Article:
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Frequently Asked Questions About the Hispanic-White Achievement Gap Report

General Questions

Questions Related to Analysis and Results

Questions Related to Demographic Data

View frequently asked questions about the Black-White achievement gap report.


General Questions

What type of information is included in the report?

The report uses public school data from the National Assessment of Educational Progress (NAEP) grades 4 and 8 mathematics and reading assessments to produce the following:

  • Trends in the average scores for Hispanic and White students by state and the nation;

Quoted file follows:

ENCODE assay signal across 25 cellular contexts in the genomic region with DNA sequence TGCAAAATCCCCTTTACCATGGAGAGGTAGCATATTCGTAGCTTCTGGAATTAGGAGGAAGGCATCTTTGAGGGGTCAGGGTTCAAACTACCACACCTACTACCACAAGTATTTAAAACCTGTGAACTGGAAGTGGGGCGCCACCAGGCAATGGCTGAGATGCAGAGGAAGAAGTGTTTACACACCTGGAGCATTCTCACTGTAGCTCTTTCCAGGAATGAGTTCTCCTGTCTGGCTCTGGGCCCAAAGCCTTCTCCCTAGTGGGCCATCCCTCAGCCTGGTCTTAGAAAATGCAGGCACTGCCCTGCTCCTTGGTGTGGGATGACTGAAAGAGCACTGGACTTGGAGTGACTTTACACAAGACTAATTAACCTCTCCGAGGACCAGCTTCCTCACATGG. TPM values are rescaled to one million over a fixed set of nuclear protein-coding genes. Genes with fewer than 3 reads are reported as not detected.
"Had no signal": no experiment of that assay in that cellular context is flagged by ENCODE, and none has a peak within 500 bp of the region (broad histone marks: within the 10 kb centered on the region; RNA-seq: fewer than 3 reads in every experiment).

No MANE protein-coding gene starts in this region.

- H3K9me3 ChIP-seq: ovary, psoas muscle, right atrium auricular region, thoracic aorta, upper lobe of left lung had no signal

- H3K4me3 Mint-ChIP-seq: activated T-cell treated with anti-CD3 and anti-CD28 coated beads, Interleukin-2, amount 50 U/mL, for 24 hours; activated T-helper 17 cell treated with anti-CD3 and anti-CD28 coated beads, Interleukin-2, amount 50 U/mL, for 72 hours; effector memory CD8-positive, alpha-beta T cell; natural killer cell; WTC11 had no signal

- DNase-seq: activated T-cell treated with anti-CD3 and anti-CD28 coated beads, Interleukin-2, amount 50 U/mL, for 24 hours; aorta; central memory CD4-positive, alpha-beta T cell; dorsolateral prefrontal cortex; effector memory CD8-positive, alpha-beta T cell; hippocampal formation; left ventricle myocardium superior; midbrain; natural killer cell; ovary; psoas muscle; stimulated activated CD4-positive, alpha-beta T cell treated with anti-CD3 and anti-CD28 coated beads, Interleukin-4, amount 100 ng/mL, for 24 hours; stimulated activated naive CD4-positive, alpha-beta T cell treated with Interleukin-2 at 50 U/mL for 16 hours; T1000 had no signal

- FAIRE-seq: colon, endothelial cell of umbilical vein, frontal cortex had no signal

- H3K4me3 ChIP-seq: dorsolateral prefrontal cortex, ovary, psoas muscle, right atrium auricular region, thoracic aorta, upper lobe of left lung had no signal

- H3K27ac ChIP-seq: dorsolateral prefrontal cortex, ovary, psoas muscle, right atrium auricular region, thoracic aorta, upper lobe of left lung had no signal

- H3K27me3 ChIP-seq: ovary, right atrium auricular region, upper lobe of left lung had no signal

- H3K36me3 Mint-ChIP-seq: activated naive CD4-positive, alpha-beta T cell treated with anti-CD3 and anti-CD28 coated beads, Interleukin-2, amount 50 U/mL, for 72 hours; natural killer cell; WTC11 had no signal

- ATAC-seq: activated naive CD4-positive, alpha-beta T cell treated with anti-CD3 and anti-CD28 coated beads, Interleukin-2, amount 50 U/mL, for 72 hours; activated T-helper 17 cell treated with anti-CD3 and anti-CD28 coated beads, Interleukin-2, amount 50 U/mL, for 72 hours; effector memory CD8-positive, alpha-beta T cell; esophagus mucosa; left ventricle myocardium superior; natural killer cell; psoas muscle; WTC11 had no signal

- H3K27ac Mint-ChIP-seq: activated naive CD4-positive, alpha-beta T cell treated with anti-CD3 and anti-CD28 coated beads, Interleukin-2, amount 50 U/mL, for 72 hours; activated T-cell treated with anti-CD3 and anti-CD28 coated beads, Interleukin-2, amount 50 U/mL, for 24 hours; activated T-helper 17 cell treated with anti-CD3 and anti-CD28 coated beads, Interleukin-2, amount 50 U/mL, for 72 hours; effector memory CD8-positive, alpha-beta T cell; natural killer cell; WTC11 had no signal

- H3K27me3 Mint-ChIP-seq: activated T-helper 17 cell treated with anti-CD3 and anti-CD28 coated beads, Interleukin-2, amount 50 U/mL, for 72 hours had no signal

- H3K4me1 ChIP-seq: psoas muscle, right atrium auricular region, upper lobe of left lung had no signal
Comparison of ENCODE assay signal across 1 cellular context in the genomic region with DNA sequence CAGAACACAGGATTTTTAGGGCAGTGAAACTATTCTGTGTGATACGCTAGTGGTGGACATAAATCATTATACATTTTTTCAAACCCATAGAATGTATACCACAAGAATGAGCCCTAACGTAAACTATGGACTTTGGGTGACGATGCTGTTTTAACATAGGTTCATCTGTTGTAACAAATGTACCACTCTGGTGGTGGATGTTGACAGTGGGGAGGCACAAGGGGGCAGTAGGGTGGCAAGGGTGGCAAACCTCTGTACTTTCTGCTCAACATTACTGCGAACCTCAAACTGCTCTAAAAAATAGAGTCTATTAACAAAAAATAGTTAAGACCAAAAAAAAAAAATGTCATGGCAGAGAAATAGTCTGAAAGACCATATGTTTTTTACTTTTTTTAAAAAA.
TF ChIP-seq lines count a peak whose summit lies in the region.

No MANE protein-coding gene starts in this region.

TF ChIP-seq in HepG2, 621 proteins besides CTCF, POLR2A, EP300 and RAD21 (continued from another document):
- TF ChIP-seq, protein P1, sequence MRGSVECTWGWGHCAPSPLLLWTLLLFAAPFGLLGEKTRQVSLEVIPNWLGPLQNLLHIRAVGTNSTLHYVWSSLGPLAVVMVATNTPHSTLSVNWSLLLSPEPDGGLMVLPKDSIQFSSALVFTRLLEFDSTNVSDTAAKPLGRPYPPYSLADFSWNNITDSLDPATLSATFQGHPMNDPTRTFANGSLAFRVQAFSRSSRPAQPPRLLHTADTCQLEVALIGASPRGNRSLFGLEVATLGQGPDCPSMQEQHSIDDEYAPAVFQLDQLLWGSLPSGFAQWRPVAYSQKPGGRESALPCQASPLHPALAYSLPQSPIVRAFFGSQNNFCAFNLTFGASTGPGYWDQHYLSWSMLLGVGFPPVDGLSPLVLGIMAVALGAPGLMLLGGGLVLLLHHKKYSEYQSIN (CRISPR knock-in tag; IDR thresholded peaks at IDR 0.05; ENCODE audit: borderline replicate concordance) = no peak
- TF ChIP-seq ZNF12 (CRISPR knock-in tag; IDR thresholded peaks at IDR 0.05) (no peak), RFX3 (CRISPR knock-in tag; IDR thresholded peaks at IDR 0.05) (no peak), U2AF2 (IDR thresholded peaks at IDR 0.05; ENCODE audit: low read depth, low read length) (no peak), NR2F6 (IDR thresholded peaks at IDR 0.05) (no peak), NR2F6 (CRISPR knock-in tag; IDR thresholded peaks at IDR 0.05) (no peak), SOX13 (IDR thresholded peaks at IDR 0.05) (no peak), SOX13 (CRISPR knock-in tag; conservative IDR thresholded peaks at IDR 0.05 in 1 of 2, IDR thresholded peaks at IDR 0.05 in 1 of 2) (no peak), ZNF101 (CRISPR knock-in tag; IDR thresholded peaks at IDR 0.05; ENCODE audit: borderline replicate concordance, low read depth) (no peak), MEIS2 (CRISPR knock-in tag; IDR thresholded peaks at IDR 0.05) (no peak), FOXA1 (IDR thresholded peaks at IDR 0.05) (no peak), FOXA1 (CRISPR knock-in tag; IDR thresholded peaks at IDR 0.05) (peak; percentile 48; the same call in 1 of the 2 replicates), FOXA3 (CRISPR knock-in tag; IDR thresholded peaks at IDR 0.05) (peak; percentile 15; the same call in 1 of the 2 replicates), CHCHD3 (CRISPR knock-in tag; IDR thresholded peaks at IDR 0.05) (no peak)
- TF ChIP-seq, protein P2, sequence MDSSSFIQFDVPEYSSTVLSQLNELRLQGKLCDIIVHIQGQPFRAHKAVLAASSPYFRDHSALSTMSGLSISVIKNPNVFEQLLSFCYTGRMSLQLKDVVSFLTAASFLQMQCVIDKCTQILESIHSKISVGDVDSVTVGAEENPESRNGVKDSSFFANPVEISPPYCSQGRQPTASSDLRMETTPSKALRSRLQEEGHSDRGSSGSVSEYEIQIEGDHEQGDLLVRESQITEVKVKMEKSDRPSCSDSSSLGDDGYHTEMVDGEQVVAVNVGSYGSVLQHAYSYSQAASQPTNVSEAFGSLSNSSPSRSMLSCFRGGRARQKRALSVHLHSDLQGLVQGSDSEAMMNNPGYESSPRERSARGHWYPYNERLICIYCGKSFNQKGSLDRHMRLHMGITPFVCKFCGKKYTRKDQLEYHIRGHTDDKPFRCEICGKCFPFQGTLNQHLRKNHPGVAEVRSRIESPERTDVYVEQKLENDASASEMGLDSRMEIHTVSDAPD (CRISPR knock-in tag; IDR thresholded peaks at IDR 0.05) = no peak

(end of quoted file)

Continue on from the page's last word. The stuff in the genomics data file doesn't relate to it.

• Trends in the Hispanic-White gap for each state and the nation;
  • Trends in the national Hispanic-White gap by gender, and by contextual variables including National School Lunch Program (NSLP) eligibility and English Language Learner (ELL) status; and
  • Comparisons between state and national gaps.

Only public school data are used because NAEP only collects public school data at the state level.

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How is this report unique?

The Nation’s Report Card provides the most current NAEP data (2009) with comparisons going back as far as 1990. It reports only national trends in Hispanic-White gaps, while this report gives a comprehensive picture of gap changes over time, for all jurisdictions and within subgroups. In addition, the report presents new analyses on the Hispanic-White achievement gap broken down by gender, NSLP eligibility, and ELL status for both grades 4 and 8.